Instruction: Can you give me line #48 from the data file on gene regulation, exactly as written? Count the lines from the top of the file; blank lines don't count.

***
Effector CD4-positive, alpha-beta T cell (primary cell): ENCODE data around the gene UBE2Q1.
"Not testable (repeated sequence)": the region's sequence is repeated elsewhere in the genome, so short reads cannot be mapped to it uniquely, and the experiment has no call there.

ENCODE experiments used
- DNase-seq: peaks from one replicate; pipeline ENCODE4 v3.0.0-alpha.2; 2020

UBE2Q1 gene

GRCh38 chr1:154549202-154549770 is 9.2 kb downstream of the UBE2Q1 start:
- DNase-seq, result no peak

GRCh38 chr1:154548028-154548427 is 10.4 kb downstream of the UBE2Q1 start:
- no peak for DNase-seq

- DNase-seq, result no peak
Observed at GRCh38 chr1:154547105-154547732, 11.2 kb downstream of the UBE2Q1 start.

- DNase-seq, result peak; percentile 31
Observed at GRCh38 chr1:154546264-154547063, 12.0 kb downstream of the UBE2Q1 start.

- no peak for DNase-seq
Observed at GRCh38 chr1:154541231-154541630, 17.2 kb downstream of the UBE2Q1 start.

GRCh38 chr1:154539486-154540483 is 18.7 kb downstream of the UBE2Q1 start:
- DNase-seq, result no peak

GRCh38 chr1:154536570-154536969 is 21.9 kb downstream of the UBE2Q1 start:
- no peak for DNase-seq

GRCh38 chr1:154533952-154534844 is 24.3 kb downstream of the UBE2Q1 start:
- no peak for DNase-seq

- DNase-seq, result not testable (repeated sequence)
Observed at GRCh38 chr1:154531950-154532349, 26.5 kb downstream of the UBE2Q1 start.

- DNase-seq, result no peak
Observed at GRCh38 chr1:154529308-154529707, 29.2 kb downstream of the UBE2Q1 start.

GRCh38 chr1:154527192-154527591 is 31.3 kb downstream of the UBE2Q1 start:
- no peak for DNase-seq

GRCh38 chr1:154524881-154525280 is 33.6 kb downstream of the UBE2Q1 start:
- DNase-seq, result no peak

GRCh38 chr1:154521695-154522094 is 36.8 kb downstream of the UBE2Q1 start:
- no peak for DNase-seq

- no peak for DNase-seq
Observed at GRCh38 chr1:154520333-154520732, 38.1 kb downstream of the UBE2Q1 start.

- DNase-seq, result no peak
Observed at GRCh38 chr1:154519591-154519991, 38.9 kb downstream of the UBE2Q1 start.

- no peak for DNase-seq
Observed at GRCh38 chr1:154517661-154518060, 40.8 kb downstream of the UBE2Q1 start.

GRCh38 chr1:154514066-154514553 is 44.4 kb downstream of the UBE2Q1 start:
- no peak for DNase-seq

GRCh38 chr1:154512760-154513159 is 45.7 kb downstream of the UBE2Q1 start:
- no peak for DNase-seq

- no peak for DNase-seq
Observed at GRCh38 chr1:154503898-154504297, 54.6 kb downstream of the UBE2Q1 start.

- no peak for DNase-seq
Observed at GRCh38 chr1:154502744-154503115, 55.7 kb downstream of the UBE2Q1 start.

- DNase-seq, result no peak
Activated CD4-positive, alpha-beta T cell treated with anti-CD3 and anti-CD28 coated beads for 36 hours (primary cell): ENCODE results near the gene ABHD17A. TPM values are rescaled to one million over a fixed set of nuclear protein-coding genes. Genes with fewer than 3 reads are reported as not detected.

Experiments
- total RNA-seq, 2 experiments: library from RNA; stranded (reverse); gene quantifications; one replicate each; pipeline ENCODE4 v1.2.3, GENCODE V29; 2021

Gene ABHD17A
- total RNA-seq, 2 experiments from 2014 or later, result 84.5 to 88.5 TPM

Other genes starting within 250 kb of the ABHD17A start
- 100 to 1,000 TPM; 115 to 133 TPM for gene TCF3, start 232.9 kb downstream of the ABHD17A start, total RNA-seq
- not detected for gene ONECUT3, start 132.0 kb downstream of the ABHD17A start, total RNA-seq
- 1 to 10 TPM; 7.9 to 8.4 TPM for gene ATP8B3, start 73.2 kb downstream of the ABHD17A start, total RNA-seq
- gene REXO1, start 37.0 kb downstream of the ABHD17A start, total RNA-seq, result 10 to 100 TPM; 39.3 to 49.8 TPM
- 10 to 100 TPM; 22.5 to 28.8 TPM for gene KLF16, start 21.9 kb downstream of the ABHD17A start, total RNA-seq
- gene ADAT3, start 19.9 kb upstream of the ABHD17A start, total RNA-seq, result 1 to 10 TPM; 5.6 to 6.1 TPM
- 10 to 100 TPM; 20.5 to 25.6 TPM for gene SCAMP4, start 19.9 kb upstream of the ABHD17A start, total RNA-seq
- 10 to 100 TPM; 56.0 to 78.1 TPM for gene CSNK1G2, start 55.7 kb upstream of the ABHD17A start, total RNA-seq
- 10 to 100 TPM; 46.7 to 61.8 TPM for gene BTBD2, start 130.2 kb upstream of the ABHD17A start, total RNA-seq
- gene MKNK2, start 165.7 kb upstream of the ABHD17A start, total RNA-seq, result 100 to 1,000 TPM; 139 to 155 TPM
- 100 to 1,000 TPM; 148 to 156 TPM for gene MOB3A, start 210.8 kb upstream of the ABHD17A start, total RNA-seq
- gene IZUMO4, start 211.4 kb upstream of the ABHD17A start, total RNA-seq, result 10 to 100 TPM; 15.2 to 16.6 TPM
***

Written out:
Experiments